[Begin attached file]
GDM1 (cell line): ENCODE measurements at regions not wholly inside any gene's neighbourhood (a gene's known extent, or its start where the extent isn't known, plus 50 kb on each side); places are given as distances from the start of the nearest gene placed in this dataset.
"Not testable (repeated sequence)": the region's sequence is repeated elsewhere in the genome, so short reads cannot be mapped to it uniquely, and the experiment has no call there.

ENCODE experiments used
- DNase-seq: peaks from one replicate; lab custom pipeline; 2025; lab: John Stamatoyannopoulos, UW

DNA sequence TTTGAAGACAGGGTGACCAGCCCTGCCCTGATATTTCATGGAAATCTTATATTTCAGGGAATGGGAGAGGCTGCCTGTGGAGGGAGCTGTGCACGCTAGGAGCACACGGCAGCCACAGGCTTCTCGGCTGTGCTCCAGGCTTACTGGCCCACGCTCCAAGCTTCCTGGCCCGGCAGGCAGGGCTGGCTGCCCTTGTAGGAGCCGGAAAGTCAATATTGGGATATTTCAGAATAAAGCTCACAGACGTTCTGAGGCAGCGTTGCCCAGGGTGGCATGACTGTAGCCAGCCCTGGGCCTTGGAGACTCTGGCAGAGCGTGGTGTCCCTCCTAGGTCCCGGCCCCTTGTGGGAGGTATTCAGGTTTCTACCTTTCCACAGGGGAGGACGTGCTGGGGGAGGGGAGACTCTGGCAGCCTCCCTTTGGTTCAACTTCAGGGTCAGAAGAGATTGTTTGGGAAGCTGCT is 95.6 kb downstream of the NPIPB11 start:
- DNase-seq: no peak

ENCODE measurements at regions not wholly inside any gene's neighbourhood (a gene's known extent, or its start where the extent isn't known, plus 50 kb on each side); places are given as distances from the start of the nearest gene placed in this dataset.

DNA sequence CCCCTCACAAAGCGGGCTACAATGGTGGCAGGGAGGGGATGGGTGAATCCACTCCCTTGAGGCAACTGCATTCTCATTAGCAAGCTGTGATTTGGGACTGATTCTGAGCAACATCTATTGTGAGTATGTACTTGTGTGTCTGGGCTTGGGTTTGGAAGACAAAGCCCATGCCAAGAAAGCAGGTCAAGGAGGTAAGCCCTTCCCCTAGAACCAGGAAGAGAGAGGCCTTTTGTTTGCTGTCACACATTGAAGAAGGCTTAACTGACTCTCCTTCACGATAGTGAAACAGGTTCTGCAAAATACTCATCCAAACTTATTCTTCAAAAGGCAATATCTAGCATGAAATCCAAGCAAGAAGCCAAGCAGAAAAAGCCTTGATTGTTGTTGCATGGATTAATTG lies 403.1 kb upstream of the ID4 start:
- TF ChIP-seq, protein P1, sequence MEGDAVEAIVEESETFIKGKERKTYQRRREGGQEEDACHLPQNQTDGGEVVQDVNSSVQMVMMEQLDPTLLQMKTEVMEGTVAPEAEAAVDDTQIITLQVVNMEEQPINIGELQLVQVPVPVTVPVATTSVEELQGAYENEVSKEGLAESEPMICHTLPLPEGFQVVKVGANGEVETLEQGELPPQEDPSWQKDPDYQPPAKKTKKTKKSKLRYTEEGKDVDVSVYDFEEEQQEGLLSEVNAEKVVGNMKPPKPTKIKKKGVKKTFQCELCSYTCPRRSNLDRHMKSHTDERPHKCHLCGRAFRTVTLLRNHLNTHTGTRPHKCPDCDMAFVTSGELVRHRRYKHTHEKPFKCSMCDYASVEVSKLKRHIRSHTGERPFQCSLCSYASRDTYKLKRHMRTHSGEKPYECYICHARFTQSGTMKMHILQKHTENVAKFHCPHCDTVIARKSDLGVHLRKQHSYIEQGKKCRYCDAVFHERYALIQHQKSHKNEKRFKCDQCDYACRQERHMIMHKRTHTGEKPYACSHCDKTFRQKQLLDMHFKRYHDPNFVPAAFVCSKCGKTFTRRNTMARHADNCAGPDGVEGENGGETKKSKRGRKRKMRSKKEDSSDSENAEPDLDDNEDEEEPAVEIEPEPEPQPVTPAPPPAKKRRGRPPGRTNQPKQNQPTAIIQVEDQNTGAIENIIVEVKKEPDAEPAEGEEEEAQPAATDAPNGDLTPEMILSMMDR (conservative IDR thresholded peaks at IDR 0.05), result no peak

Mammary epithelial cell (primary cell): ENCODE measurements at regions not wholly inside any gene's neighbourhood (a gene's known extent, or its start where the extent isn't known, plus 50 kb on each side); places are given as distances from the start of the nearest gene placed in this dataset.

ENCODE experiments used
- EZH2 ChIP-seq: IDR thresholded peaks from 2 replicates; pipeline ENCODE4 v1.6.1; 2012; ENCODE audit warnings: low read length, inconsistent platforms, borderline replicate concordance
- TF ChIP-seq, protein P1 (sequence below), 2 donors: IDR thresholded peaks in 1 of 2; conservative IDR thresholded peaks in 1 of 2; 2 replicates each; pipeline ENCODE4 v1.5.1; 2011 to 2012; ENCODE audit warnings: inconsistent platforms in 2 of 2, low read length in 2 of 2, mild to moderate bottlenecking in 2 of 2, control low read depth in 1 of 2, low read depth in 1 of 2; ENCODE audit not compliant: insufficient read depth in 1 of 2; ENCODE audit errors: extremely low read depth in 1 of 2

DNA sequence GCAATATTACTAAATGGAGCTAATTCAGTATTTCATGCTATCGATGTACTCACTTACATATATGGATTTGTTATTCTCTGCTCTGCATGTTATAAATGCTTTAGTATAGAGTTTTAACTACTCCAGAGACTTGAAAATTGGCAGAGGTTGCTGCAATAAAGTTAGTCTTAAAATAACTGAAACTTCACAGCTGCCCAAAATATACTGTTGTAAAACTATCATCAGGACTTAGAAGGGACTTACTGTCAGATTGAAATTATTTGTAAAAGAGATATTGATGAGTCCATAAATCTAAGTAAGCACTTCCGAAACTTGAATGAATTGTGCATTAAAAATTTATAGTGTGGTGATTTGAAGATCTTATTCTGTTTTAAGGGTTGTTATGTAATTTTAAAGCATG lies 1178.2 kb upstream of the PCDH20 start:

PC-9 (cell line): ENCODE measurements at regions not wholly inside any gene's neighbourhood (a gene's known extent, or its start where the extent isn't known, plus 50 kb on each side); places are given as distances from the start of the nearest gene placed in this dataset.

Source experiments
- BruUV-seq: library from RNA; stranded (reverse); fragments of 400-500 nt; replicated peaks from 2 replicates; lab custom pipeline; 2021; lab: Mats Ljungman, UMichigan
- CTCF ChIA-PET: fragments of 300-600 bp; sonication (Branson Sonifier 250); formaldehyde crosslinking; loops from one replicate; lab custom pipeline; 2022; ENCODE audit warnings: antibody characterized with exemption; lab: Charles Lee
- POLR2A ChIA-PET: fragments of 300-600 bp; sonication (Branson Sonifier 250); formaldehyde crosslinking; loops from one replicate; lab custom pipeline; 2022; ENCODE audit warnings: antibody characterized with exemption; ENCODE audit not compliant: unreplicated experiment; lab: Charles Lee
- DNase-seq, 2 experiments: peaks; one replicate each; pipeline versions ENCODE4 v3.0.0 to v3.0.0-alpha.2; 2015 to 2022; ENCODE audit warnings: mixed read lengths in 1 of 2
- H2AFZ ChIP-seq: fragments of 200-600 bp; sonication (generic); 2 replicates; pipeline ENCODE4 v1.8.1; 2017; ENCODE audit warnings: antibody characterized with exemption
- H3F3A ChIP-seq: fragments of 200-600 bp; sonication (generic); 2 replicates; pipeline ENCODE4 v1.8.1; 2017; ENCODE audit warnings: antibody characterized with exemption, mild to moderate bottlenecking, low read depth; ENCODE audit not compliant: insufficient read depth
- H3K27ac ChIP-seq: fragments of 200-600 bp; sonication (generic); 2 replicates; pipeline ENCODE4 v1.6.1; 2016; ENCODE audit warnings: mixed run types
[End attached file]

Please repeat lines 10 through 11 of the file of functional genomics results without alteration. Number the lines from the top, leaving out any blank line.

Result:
Mammary epithelial cell (primary cell): ENCODE measurements at regions not wholly inside any gene's neighbourhood (a gene's known extent, or its start where the extent isn't known, plus 50 kb on each side); places are given as distances from the start of the nearest gene placed in this dataset.

ENCODE experiments used